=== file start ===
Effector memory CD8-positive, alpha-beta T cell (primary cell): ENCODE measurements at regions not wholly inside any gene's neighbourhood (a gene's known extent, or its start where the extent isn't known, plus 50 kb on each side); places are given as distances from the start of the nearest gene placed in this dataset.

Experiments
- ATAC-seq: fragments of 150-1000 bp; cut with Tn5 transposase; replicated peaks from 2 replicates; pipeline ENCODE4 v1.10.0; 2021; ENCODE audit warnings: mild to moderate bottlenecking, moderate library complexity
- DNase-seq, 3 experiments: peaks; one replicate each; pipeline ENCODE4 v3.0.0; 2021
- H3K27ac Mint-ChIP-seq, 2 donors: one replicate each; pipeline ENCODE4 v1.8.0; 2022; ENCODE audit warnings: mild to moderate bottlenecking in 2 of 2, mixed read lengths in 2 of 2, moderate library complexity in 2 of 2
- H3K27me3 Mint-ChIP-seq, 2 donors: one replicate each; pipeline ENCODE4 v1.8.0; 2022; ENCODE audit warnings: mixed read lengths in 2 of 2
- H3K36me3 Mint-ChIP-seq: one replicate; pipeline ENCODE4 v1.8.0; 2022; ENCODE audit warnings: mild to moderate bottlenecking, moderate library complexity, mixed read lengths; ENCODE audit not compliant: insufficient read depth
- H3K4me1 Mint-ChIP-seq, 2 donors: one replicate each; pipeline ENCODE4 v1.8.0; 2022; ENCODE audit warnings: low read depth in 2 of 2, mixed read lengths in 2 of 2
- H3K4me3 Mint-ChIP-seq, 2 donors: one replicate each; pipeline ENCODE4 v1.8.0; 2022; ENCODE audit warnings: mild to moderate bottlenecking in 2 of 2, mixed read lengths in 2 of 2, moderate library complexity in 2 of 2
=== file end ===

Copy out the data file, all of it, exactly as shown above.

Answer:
Effector memory CD8-positive, alpha-beta T cell (primary cell): ENCODE measurements at regions not wholly inside any gene's neighbourhood (a gene's known extent, or its start where the extent isn't known, plus 50 kb on each side); places are given as distances from the start of the nearest gene placed in this dataset.

Experiments
- ATAC-seq: fragments of 150-1000 bp; cut with Tn5 transposase; replicated peaks from 2 replicates; pipeline ENCODE4 v1.10.0; 2021; ENCODE audit warnings: mild to moderate bottlenecking, moderate library complexity
- DNase-seq, 3 experiments: peaks; one replicate each; pipeline ENCODE4 v3.0.0; 2021
- H3K27ac Mint-ChIP-seq, 2 donors: one replicate each; pipeline ENCODE4 v1.8.0; 2022; ENCODE audit warnings: mild to moderate bottlenecking in 2 of 2, mixed read lengths in 2 of 2, moderate library complexity in 2 of 2
- H3K27me3 Mint-ChIP-seq, 2 donors: one replicate each; pipeline ENCODE4 v1.8.0; 2022; ENCODE audit warnings: mixed read lengths in 2 of 2
- H3K36me3 Mint-ChIP-seq: one replicate; pipeline ENCODE4 v1.8.0; 2022; ENCODE audit warnings: mild to moderate bottlenecking, moderate library complexity, mixed read lengths; ENCODE audit not compliant: insufficient read depth
- H3K4me1 Mint-ChIP-seq, 2 donors: one replicate each; pipeline ENCODE4 v1.8.0; 2022; ENCODE audit warnings: low read depth in 2 of 2, mixed read lengths in 2 of 2
- H3K4me3 Mint-ChIP-seq, 2 donors: one replicate each; pipeline ENCODE4 v1.8.0; 2022; ENCODE audit warnings: mild to moderate bottlenecking in 2 of 2, mixed read lengths in 2 of 2, moderate library complexity in 2 of 2